SWS

Navigation Menu

Daily Development for All

Posted by on Dec 2, 2019 in Blog | 0 comments

As a coach and consultant who works with growing organizations, I have recently been focusing on the opportunity to leverage everyone in the organization from a growth and development standpoint. Gone are the days of the “top down” only approach. What I am witnessing and emphasizing with clients more and more is the idea that everyone should have accountability and responsibility to help people, and the organization as a whole, grow and develop. This requires looking at and working on development on a daily basis rather than just an annual review — and using daily activities as a way to strengthen skills sets and mindsets.

 Here are a few keys to working on daily development:

 1.     Start with a personal vision of who you want to be.  Become aware of who you are NOW in this moment and then identify if there are areas where you want to shift.  This isn’t about beating yourself up or being defensive, instead see it as an inspirational opportunity or a way of helping set your own standards for development and ultimately helping the organization as a whole.

 2.     Teach employees that feedback is key to development. Create the mindset that it is everyone’s responsibility within the organization to provide feedback.  And, that mindset and skillset go hand and hand. What does this look like in real life?  An employee tells the boss that Susie S. isn’t following-up on her commitments.  As a development coach, I would encourage the boss or team leader to tell the employee to have this conversation directly with Susie and help that employee frame it in a way that it is two peers who are making requests of each other to create a better working environment and relationship.  Something along the lines of “Susie when you don’t follow-up on commitments, it triggers me and I just want to take it on and do it myself.  I really enjoy collaborating with others and I think as an organization, we are better for it, but I wonder if the way we do it could shift a bit?”  If a boss or team leader is the only person held responsible for setting and maintaining standards, it is energy consuming and does not encourage the type of feedback that is critical to growth and development.  When we put the responsibility on everyone in the culture to help maintain a positive working environment, the distributed ownership helps the whole organization grow.

 3.     Make peer to peer feedback an ongoing priority. On the mindset front, we have to help people to see that providing feedback to a peer is a positive interaction.  If someone is taking the time to provide feedback, it’s typically a sign that they care. If everyone can hold the thought that this will help the individual and the organization grow, we can accelerate development.  Somehow, we’ve been trained that feedback needs to come from the top down.  For organizations to grow and develop successfully, this mindset has to shift.  Getting peer to peer feedback can be very valuable to understanding perceptions and peers can also be great source of support.  For example, share an area where you are trying to develop with a peer and ask them to hold up a mirror.  Ask for their feedback on an ongoing basis as they often see a side of us that others don’t. They can be safe sources of feedback not only for areas of improvement, but also for where we’ve already made progress.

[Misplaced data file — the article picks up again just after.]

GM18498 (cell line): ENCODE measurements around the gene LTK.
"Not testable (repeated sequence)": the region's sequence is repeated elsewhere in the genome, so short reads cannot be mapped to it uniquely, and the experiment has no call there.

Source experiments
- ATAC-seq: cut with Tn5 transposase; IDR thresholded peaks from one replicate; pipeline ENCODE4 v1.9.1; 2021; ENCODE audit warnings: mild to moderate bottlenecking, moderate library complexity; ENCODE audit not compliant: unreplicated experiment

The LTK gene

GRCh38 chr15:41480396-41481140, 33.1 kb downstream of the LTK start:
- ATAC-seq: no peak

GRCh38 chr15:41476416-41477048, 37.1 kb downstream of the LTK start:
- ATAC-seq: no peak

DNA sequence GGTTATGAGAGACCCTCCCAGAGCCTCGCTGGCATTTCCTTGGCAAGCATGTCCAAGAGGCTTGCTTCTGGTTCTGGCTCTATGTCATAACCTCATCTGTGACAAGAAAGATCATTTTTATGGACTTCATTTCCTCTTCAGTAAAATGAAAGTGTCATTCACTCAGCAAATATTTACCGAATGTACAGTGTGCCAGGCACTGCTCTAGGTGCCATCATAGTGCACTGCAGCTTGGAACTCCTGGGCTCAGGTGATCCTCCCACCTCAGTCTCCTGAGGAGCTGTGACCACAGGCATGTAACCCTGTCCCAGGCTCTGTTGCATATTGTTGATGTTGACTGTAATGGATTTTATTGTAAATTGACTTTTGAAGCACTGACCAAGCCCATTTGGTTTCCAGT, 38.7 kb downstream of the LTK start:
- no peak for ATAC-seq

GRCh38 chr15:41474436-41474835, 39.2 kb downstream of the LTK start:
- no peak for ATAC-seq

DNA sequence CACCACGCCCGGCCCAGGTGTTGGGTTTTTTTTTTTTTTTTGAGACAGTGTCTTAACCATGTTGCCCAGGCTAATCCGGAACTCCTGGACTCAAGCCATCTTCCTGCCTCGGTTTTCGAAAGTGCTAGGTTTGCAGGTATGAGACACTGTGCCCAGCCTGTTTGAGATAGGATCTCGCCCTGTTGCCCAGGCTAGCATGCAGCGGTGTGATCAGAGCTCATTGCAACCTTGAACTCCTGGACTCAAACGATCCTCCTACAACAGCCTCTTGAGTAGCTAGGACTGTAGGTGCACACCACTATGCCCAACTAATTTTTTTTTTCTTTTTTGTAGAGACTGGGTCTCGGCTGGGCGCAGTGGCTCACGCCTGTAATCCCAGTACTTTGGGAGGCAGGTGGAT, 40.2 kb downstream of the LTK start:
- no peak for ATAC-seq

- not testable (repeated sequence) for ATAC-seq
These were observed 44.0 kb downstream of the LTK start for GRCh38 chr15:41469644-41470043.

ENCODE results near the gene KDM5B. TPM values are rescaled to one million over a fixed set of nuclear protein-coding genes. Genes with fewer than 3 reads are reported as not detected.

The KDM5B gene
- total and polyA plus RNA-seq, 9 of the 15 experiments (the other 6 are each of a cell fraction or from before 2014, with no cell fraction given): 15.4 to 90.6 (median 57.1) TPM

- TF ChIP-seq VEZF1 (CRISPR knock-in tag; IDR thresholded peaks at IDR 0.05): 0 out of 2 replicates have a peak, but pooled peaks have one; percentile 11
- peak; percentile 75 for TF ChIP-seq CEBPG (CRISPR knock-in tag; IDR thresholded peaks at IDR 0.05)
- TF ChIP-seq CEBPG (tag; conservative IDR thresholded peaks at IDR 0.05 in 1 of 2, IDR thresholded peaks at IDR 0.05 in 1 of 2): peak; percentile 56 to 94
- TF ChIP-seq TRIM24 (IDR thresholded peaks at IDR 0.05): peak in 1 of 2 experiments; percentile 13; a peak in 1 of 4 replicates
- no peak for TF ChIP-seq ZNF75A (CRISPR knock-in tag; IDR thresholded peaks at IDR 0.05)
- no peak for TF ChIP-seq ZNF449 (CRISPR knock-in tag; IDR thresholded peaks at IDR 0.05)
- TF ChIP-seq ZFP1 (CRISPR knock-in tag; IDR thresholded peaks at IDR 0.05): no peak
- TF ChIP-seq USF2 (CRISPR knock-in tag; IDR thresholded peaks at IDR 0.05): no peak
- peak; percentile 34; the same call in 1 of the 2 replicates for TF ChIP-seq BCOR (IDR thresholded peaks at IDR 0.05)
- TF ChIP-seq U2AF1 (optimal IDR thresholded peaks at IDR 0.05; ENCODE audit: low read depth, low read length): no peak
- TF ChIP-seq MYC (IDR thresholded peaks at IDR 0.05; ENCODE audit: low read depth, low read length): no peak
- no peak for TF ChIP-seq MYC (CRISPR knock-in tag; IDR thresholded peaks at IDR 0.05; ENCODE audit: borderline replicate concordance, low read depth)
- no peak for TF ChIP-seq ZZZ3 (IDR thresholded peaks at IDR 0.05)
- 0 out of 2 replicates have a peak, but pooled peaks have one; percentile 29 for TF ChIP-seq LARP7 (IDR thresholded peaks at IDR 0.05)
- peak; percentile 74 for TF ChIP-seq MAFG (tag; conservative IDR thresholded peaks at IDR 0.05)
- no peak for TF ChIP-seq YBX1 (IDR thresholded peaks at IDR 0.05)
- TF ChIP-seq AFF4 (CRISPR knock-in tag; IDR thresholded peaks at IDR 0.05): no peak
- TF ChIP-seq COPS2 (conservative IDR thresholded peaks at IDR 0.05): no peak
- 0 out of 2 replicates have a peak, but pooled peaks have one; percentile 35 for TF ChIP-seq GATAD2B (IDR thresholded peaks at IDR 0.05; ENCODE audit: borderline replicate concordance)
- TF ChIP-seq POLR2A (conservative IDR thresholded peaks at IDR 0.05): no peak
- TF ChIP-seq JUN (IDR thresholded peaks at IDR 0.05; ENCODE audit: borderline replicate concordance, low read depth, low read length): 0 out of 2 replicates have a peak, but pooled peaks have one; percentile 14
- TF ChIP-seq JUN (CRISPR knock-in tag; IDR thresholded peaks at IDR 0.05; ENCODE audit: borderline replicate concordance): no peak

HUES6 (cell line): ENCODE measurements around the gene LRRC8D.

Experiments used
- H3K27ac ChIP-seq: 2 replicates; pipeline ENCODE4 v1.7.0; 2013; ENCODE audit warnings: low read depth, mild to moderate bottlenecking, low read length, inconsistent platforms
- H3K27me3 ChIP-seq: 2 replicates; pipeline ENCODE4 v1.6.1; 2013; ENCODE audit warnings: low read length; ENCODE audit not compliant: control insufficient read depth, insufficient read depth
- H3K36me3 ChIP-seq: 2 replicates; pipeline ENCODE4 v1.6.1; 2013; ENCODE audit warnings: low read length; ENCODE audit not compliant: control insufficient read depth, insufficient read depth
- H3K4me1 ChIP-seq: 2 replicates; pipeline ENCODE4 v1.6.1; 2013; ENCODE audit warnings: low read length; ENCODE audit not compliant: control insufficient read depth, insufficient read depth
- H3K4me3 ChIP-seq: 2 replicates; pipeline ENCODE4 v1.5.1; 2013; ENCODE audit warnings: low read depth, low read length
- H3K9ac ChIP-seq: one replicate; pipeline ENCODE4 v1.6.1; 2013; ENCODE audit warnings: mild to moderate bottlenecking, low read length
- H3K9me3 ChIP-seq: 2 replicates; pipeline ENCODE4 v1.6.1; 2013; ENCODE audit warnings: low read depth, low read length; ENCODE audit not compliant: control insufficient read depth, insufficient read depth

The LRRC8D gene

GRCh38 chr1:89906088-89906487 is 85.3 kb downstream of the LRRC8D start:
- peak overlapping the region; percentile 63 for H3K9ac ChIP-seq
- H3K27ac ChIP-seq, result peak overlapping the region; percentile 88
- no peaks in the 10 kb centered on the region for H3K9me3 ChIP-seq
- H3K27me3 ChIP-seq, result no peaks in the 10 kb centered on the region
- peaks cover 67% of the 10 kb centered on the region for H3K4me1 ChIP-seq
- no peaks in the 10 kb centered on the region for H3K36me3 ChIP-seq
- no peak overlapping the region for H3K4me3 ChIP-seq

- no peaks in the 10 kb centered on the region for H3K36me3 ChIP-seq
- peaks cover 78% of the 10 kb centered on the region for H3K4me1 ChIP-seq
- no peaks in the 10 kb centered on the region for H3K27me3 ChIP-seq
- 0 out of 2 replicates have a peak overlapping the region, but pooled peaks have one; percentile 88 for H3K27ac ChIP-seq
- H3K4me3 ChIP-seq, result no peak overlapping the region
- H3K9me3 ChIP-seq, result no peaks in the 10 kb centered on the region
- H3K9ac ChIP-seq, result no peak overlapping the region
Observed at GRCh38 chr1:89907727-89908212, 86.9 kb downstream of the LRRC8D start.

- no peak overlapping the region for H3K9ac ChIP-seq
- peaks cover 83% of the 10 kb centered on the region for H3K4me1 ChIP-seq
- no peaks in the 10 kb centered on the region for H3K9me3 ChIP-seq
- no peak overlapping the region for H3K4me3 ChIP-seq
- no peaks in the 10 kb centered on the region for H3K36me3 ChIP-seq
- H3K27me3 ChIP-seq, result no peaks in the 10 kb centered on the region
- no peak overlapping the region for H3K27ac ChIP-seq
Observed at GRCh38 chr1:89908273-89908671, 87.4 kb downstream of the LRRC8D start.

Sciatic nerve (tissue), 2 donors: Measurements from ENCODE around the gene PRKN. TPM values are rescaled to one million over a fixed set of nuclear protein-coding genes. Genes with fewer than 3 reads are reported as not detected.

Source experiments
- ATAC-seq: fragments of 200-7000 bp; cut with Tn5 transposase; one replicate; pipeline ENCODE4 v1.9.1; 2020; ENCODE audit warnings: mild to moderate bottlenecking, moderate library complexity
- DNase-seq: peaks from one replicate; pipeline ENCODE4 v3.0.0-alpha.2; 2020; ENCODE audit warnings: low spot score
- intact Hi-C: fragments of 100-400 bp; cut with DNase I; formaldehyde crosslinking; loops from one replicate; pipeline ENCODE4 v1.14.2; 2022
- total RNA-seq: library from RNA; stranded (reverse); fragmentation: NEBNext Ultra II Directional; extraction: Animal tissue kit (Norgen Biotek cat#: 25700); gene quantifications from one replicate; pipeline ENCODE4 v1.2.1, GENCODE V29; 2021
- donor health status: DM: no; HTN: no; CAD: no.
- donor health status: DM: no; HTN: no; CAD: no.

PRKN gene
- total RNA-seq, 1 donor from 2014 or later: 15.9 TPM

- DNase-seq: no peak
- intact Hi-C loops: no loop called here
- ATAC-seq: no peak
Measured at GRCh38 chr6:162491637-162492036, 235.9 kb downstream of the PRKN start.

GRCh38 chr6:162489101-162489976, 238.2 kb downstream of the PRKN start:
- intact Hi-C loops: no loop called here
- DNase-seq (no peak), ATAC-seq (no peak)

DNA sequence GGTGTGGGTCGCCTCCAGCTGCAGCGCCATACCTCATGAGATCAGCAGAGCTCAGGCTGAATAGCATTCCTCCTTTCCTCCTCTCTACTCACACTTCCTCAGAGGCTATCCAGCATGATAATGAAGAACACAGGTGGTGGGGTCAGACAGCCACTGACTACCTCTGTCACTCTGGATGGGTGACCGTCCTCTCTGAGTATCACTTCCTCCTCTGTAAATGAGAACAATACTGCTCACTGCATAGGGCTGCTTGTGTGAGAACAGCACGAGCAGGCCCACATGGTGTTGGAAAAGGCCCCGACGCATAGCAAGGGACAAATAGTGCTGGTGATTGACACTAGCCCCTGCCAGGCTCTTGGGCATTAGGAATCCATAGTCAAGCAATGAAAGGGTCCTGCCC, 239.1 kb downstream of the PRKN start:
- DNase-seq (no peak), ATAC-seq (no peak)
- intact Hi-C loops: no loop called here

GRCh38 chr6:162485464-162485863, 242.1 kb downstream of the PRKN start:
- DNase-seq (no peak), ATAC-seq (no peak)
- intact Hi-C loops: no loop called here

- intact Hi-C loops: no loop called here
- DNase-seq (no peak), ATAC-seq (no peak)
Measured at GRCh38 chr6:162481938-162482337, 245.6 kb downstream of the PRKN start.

4.     Practice daily doses of development. Development doesn’t happen overnight, but daily development allows us to create more self-awareness and understand others’ perspectives to encourage growth.  Daily development allows us to be observers of how we are showing up.  We can set a standard or goal for how we want to be seen and then work on a daily basis to strive for that.  This doesn’t mean perfection, just that we keep working towards a direction.  If you think about weight loss, it doesn’t just happen in one day. We work at exercising a little more and then eating a little less.  And some days work better than others.  The same goes for development. Development happens over time and should be practiced daily to make it a habit and to realize improvements.

 5.     Use existing structures and processes to help with daily development.  Many think development requires a lot of time or gets in the way of daily productivity. But using your existing processes and structures to reinforce development on a daily basis can actually make your organization more effective. For example, use status meetings to ask better questions or share peer to peer feedback. The approach might mean asking a different set of questions to help understand if someone has hit a development roadblock.  Questions that start with the phrase, “I notice that…” can be helpful.  If someone is getting stuck it could be because of a deeper fear or insecurity.  In this case, just being an observer may help them see why they are stuck and offer the opportunity to help them get past it and grow.